aeroe's rear rack is an incredibly elegant piece of engineering. It's stable, good-looking and perfect for any adventure. But here's the thing: not every ride is an adventure, and not everyone has multiple bikes to use for various different purposes. That's why aeroe has adapted their Spider Rear Rack into the Spider Pannier Rack, for those trips that are a little less adventure, and a little more necessity. That doesn't mean you can't go off-road with the pannier rack, mind you, as the below video demonstrates. The best part is that it's designed to be compatible with any panniers on the market, so you can take any you already have and just clip them straight on. You also dont have to buy a whole new rack if you're using the current Spider Rear Rack, as the receiver on the top simply swaps out so you can leave the rack in place and switch between that and the cradles for the aeroe dry bags. It really is one system for both send and sensible. If you don't believe
Riding outside all winter is the dream. No matter how good indoor riding gets it just can't compare to the fun you have riding in the real world. That's especially true for off-road riding where 95% of the fun doesn't come from the actual pedalling, but from navigating the terrain. But to stay outside for as much of Autumn and Winter as possible, you're going to need kit that'll keep you warm and dry. Warm is the easier of the two as that can be achieved through layering but dry require quality kit that actually keeps the water out properly, not stuff that 'keeps water out as long as it's not raining that much and doesn't keep up for more than about 20mins'. Madison Clothing's DTE collection (which you wont be surprised to find out after reading the headline stands for Defy the Elements) aims to help keep you riding outside for as long as you want. The main pieces - bib trousers, pants and 3-layer waterproof jacket - are serious, heavy duty items of clothing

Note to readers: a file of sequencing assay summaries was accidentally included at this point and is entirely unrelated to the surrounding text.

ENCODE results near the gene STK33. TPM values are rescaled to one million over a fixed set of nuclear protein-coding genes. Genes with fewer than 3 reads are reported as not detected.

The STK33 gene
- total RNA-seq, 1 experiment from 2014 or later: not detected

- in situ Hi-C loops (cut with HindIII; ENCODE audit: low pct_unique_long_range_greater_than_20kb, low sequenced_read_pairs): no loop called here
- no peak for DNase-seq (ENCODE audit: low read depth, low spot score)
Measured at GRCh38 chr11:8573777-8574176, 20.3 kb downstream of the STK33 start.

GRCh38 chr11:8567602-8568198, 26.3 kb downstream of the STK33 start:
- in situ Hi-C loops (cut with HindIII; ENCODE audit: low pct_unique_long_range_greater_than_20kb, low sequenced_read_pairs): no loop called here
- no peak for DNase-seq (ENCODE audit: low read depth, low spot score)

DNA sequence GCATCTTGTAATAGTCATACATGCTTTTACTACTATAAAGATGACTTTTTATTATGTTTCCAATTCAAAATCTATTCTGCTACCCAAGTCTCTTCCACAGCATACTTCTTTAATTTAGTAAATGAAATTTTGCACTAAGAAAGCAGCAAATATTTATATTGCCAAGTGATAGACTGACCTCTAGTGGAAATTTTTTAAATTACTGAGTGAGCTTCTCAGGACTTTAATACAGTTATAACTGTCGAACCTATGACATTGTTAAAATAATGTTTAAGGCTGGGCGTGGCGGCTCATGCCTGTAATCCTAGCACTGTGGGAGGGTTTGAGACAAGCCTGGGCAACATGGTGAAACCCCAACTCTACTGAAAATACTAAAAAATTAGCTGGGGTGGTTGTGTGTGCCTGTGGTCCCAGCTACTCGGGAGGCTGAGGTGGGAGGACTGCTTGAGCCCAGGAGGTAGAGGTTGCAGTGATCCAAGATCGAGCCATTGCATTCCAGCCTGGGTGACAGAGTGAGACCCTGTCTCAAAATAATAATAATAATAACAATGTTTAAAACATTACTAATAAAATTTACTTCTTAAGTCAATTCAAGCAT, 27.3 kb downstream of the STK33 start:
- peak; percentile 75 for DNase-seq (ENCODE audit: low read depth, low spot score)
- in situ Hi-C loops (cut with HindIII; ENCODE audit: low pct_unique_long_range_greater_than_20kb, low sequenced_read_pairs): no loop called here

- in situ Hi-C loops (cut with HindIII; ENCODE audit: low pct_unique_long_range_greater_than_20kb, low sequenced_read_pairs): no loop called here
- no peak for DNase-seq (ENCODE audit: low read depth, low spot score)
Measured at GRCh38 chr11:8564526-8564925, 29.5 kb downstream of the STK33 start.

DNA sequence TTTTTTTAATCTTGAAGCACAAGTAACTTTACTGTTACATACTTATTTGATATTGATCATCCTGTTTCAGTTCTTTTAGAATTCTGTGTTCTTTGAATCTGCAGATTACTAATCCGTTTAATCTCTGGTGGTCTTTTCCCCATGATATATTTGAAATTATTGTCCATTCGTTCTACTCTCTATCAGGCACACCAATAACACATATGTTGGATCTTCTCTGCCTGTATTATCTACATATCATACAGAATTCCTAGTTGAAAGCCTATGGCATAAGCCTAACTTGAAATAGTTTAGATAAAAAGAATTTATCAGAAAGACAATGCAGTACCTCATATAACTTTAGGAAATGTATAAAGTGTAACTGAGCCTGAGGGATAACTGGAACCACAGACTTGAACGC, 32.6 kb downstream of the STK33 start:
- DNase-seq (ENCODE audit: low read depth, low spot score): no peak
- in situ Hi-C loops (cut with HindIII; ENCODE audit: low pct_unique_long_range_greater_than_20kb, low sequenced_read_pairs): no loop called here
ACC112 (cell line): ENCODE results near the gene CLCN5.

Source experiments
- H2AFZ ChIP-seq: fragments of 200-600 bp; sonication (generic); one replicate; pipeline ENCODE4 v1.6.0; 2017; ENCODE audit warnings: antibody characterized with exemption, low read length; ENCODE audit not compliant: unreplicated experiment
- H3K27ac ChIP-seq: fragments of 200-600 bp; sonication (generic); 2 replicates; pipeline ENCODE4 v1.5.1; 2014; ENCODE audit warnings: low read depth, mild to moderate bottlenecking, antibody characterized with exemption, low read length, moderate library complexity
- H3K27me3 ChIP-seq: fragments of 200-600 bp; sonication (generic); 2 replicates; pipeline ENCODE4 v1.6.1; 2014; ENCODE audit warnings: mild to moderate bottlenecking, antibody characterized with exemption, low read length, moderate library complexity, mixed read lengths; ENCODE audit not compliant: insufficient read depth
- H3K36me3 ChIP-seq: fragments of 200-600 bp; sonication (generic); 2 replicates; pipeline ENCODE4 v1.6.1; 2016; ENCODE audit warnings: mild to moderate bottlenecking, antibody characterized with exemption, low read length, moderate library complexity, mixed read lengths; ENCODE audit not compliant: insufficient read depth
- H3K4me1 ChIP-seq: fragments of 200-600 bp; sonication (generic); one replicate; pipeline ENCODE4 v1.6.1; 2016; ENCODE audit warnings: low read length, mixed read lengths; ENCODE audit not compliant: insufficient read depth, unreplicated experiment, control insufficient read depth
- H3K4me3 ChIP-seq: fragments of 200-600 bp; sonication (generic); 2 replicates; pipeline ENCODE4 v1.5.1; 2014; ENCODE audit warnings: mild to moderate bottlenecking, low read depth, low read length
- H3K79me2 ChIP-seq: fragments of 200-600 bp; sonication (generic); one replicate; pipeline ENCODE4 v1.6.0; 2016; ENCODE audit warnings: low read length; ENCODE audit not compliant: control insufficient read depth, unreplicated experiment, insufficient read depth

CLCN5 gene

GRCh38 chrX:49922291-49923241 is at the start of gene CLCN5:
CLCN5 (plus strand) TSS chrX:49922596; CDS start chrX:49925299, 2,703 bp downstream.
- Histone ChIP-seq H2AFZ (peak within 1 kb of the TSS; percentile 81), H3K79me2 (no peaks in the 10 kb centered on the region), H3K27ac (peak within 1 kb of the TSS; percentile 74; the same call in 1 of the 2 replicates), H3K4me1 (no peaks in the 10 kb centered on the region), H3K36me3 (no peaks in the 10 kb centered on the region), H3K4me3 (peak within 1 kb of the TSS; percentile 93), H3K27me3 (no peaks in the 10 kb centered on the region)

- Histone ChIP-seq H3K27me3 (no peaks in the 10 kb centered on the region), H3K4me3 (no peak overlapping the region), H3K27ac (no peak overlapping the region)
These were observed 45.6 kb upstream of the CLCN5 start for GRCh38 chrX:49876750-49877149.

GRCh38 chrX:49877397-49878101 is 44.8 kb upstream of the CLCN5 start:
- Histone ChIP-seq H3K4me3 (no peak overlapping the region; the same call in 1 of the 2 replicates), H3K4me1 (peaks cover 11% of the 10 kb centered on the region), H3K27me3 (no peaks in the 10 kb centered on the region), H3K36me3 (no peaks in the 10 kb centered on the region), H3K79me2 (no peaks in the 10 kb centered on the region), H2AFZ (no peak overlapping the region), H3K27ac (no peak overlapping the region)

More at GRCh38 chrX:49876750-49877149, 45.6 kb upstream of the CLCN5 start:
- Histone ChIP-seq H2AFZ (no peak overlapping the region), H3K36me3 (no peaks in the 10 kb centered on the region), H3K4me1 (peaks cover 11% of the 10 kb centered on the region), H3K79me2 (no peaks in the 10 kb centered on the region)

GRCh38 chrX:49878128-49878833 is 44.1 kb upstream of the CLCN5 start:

Call it ambient, atmospheric, ASMR or anything else you fancy, there's no doubt that videos of 'stuff just happening' are very popular right now. Maybe it's because life is so busy that sitting back and watching something relaxing is really fulfilling, or maybe it's just fun to watch interesting things. Probably best not to psychoanalyze it. No matter what the motivation for watchers, DT Swiss is in on the action with a series of seven short videos that shows how their spokes are produced on the incredible machines in their factory. Each individual video is only around 16secs long, but we just can't stop watching them. They're pretty mesmerising and we've been watching them all morning here, especially the one with the machine that forms the J-bend heads onto the spokes, that's our favourite (video number 5, if you're interested). DT Swiss is one of the very few wheel manufacturers that make everything in house, from rims to spokes, hub shells, internals - every
As a bike rider or commuter in winter, there are a few things that just make your heart sink. One is rain, because nothing makes the cold less pleasant quite like getting wet. Another is punctures, because getting cold and wet is one thing but then having to change a tube really is insult on top of injury. The third is getting ready for your ride home only to find that your lights dont have enough charge, thus begins the classic game of 'front light chicken' where they may or may not have enough juice left, so it becomes your legs versus the light battery to see which fails first. What we're trying to say is that a quality front light is an absolutely essential piece of kit for anyone who intends to ride in poor light conditions, whether that be early morning/late evening rides during Spring and Summer, or basically any time of day in the UK in Autumn or Winter. Coming in 600, 900 or 1300-lumen varieties, the real beauty of the Blinder Pro is the battery technology